Jewish myths glorify manipulation and deceit


You can tell a lot about Jews from their stories. Reading the Old Testament, I’m constantly struck by how many of its tales seem to glorify deceitfulness. This quality is found in even the greatest of the Jewish patriarchs. Abraham, for example, pimped his wife out to the Egyptian pharaoh by pretending she was his sister. Abraham’s son, Isaac, was conned by his wife and son Jacob into depriving his other son Esau (whom Jews regard as a symbol of Christians or goy in general) of his rightful inheritance.

A people’s epic literature normally glorifies the qualities it prizes most greatly. For most peoples, these qualities will be courage, honour, patriotism and skill in battle. For Jews, they are deceitfulness, manipulative skill and capacity to exploit sexual weakness.

The Book of Esther contains another of the Biblical stories that exalt these same qualities. This tale forms the basis of the bizarre Purim festival that Jews celebrated this week.

As I discussed in a previous article, the story the Book of Esther tells is one that has no historical foundation whatsoever. Like so much of Jewish “history”, it has just made been up out of wholecloth. And yet Jews continue to invest a strange intensity of emotion in it.

I won’t go over the historicity of it again here. Instead, let’s recall the basic contours of the story to get an idea of the qualities it is implicitly holding up for praise.

Haman “the Agagite” has achieved a position of power in the court of the Persian emperor, whom he serves as a kind of imperial administrator. The name “Agag” is associated with kings of the Amalekites, a made-up people whose name the Jews, even today, use as a symbol of wicked goyness that must be blotted out.


Haman is due respect as a high official but the Jew Mordecai refuses to offer him the customary signs of deference. No explanation for this is provided. Haman decides to exact revenge on all of the Jews and set in motion a plan to have them massacred. Mordecai has previously pimped his sister to the Persian emperor as a part of his harem. He told her to conceal the fact that she was a Jew. Once she has established herself as one of the emperor’s favourites, Mordecai tells her to use her influence to avert the threatened massacre of the Jews and bring Haman to ruin. This she does using trickery. Haman is executed, her brother Mordecai is appointed in his place; the enemies of the Jews are massacred and all other peoples learn to fear the power of the Jews.

Yes, like almost all Jewish festivals, this one celebrates a genocide committed against Gentiles.

But what qualities does this story hold up for admiration? Above all, cunning and skill in manipulation.

Even this week, Jews have been holding Esther up as a role model in this respect.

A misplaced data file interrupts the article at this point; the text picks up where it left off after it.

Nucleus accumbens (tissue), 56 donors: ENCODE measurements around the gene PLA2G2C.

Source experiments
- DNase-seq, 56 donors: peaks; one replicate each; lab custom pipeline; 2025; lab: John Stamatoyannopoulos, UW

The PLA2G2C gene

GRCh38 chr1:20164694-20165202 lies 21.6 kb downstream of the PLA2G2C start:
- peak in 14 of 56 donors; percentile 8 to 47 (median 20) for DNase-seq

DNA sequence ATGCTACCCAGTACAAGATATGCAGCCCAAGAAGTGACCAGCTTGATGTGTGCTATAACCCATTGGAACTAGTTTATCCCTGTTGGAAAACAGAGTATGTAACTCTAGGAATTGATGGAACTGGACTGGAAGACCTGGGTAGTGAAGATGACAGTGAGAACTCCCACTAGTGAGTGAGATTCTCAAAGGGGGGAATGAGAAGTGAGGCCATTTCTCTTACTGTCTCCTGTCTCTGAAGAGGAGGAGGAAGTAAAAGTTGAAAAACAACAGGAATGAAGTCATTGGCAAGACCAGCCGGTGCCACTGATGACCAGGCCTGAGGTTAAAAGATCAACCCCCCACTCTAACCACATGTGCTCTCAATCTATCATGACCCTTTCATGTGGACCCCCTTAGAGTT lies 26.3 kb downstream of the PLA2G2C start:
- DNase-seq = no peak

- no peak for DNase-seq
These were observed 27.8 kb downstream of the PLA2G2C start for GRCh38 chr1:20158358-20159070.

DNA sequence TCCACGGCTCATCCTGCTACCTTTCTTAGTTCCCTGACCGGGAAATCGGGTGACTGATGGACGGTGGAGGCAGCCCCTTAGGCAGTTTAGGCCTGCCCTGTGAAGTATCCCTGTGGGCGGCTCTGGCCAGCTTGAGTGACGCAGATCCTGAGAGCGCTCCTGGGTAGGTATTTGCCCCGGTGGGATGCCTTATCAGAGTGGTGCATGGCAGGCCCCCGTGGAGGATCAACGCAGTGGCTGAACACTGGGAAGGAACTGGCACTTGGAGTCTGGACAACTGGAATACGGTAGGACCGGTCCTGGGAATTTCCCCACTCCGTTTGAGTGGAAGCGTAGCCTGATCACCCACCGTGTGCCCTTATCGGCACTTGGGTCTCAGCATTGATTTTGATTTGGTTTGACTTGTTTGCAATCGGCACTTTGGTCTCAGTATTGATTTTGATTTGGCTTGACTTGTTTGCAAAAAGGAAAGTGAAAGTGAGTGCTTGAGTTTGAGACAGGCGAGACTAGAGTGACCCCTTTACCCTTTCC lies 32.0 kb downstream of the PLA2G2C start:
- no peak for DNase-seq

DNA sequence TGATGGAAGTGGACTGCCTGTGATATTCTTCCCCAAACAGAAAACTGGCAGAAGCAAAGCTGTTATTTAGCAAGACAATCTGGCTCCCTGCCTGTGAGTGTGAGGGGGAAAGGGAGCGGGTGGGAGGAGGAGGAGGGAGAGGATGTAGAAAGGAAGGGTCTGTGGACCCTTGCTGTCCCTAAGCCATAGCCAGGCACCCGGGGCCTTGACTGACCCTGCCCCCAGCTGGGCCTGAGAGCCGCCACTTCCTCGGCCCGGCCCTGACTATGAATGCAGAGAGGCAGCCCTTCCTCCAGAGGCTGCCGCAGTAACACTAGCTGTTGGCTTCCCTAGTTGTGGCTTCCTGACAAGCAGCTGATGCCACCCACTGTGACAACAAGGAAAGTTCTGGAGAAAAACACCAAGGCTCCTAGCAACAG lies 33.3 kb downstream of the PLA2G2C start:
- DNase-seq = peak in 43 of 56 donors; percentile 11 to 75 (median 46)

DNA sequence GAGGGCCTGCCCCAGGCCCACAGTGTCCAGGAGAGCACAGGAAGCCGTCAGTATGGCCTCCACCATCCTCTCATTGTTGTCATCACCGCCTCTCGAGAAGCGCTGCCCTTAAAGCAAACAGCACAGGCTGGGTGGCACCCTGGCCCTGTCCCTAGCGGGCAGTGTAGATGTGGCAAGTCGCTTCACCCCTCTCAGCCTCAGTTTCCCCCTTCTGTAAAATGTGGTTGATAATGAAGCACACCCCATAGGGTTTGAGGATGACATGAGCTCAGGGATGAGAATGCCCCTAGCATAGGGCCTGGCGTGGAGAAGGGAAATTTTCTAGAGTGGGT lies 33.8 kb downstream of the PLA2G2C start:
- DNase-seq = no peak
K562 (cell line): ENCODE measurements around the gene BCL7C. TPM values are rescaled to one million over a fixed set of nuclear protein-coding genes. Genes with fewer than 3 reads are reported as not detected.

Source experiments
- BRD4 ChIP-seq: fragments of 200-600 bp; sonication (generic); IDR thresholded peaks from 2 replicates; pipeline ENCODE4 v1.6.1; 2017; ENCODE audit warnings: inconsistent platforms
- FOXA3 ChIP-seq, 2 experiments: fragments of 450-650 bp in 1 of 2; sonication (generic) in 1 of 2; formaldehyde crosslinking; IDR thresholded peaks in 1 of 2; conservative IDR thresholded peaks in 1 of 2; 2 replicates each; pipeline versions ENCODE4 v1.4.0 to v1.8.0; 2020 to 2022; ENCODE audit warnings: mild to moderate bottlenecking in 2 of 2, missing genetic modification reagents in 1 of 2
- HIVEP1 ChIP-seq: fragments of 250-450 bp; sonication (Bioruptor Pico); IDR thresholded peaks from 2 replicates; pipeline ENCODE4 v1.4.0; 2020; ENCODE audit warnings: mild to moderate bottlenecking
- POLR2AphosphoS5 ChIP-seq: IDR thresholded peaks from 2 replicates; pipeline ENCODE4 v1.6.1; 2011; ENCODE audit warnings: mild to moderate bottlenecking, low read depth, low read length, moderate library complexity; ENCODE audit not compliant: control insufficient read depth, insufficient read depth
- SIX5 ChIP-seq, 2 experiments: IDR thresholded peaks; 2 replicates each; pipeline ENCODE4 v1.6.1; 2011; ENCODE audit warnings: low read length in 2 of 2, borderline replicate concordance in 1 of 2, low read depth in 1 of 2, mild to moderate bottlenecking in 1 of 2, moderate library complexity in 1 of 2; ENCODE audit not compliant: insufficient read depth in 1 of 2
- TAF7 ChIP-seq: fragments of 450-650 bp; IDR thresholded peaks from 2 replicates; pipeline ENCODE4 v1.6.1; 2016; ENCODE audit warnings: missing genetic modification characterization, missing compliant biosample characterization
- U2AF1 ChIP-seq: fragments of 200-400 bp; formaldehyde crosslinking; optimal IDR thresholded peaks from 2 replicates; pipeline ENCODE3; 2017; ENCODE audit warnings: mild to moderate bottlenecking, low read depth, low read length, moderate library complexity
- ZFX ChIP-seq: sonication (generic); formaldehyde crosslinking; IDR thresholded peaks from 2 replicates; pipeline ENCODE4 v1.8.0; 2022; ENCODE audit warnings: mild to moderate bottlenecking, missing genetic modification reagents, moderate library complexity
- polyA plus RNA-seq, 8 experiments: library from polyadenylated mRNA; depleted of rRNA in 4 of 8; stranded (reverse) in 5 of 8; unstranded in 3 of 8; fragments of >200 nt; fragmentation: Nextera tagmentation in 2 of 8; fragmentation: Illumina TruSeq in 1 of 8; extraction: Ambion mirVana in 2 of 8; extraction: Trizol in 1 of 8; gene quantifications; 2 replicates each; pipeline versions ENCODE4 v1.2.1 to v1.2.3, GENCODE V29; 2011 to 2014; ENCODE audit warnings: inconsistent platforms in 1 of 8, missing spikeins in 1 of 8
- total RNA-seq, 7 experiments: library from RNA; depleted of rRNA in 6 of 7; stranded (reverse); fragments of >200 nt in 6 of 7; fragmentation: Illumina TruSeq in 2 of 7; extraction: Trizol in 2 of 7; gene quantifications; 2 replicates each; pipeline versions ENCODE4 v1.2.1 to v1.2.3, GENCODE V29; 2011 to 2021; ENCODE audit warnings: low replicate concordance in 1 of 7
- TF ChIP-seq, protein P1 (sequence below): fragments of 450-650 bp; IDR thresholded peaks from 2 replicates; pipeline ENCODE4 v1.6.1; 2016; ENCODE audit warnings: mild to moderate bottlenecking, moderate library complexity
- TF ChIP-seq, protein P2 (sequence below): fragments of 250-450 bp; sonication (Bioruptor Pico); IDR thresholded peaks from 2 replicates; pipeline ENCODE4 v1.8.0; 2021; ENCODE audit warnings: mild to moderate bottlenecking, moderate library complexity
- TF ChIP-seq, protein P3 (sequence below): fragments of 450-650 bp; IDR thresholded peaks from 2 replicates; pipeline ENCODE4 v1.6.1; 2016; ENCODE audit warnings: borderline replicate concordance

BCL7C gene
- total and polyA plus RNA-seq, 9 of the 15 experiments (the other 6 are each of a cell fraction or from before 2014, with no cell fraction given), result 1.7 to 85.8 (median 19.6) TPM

Though the Purim story is considered miraculous, the name of God is not mentioned in the Megillah [Book of Esther]. Perhaps it’s because another sort of power — hidden soft power — becomes our secret weapon.

..One reading of soft power might see it as manipulative and surreptitious, but in the story of Esther it is truly the saving grace.

For centuries, countersemites have alleged that Jews manipulate powerful people into doing their bidding using lies, trickery and cunning. And for thousands of years, Jews have told stories that glorify exactly those qualities. Yet when those same qualities are returned to them as a reproach, they shriek “antisemitism!”.

Incidentally, when Mike Pompeo said this week that Trump may have been put in place to help the Jews, he was echoing the text of the Book of Esther. When Esther expresses doubts about trying to manipulate the emperor, her cousin Mordecai tells her that she may have been put in place to do exactly that.

Then Mordecai commanded to answer Esther, Think not with thyself that thou shalt escape in the king’s house, more than all the Jews. For if thou altogether holdest thy peace at this time, then shall there enlargement and deliverance arise to the Jews from another place; but thou and thy father’s house shall be destroyed: and who knoweth whether thou art come to the kingdom for such a time as this? 

Pompeo compares Trump to Esther, who has been pimped out as a whore to serve the needs of the Jews, which seems very fitting.



3 thoughts on “Jewish myths glorify manipulation and deceit

  1. The Septuagint version of the text of Esther, which is OLDER than the Hebrew version in the Masoretic texts, preserves the prayers of Esther and Mordecai, whereas the Masoretic version does not. With the prayers intact, the narrative, for the Christian reader who uses a Septuagint translation (i.e. Orthodox primarily), is that GOD DELIVERS.

    It occurs to me why the prayers were omitted in the version which the Jews altered and kept for themselves. It was in order to glorify themselves, fierce warriors and seductive women. It also encourages a pattern carried out even now, of marrying into consequential families, Jared for an opposite-sex example from Esther.


  2. And in Mathew, Jesus says he couldn’t find anyone faithful in Israel and then Paul wrote in his letters, that the chosen ones were no longer the chosen people and even in books like Amos, it says that ‘They,’ have not kept the Lord’s commandments. I know the Bible says this or that, but it can not be revised as some books are. I know many don’t believe and you have that right. Don’t condemn for writing this.


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